Dr. Judy Holloway

About Psychotherapy

About Psychotherapy


Is therapy right for me?

People come to therapy for many reasons. Some may be going through a major life transition (unemployment, divorce, new job, etc.), or are not handling stressful circumstances well.  Some people need assistance managing a range of other issues such as low self-esteem, depression, anxiety, unresolved childhood issues, addictions, relationship problems, spiritual conflicts and creative blocks. Other people may be at a point where they are ready to learn more about themselves or want to be more effective with their goals in life.  Working with a therapist can help provide insight, support, and new strategies for all types of life challenges.



Do I really need therapy?  I can usually handle my problems.  

Everyone goes through challenging situations in life, and while you may have successfully navigated through other difficulties you've faced, there's nothing wrong with seeking out extra support when you need it. In fact, therapy is for people who have enough self-awareness to realize they need a helping hand, and that is something to be admired. You are taking an important step by accepting where you're at in life and by making a commitment to change the situation by seeking therapy. Therapy provides support and long-lasting benefits, giving you the tools you need to cope with triggers, change damaging patterns, and address the challenges you face. 



How can therapy help me?

Therapy can provide a number of benefits. A therapist can provide support, problem-solving skills, and enhanced coping strategies for issues such as anxiety, depression, unresolved childhood issues, relationship troubles, grief & loss, stress management, body image issues and creative blocks. Many people also find that counselors can be helpful in facilitating personal growth as well as managing interpersonal relationships, family concerns, marriage issues, and the hassles of daily life. A therapist can help you find new perspectives on a difficult problem and work with you to create and test out new solutions. The benefits you obtain from therapy depend on how well you use the process and put into practice what you learn.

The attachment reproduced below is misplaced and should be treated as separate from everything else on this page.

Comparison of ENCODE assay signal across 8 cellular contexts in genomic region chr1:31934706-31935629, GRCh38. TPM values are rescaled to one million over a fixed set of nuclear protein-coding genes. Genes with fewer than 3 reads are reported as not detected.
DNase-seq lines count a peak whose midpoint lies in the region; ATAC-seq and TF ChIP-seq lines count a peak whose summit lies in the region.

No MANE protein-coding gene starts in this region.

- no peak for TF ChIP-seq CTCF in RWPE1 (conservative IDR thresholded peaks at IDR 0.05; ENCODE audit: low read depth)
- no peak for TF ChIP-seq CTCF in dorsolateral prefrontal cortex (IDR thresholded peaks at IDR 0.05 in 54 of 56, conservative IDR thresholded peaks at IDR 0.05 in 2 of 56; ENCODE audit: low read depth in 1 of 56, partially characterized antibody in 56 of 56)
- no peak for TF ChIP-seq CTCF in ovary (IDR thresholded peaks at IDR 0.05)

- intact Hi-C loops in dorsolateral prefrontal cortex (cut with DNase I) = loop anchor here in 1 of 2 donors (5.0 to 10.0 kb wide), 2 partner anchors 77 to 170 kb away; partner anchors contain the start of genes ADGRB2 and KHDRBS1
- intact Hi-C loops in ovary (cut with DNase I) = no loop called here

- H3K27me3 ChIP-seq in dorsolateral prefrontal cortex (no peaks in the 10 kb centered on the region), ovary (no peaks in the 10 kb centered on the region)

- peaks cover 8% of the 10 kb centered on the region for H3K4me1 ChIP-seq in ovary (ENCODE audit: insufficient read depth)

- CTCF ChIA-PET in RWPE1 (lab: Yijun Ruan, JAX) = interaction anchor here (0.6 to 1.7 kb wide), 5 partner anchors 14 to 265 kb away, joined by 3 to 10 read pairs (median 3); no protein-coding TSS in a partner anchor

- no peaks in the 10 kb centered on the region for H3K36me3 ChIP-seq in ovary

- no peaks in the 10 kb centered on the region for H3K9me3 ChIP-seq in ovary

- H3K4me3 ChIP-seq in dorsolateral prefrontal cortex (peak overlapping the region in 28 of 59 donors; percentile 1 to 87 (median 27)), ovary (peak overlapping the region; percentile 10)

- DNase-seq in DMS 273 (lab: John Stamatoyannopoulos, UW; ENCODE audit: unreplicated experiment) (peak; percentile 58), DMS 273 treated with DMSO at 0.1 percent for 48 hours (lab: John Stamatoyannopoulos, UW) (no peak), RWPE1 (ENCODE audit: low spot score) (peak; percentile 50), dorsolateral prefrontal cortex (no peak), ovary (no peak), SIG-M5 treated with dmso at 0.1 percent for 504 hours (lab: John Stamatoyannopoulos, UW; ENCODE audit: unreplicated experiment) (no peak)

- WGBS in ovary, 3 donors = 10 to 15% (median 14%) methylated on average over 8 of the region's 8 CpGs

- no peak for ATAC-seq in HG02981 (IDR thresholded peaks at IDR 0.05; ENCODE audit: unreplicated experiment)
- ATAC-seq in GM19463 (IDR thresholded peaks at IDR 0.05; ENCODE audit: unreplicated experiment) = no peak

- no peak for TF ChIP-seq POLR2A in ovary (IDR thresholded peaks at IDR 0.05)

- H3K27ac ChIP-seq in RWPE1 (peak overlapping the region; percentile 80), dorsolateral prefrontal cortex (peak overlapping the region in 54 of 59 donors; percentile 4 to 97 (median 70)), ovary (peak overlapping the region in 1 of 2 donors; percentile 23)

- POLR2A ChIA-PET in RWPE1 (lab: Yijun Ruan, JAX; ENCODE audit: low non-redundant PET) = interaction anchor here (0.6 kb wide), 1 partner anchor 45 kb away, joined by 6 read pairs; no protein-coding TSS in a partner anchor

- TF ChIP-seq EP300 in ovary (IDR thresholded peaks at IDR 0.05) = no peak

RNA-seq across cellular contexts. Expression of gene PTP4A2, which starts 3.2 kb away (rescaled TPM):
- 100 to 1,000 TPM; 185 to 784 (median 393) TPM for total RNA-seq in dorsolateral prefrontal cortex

Some of the benefits available from therapy include:

  • Attaining a better understanding of yourself, your goals and values
  • Developing skills for improving your relationships
  • Finding resolution to the issues or concerns that led you to seek therapy
  • Learning new ways to cope with stress and anxiety
  • Resolving past traumatic experiences
  • Managing anger, grief, depression, and other emotional pressures
  • Improving communications and listening skills
  • Changing old behavior patterns and developing new ones
  • Discovering new ways to solve problems in your family or marriage
  • Improving your self-esteem and boosting self-confidence



What about medication vs. psychotherapy?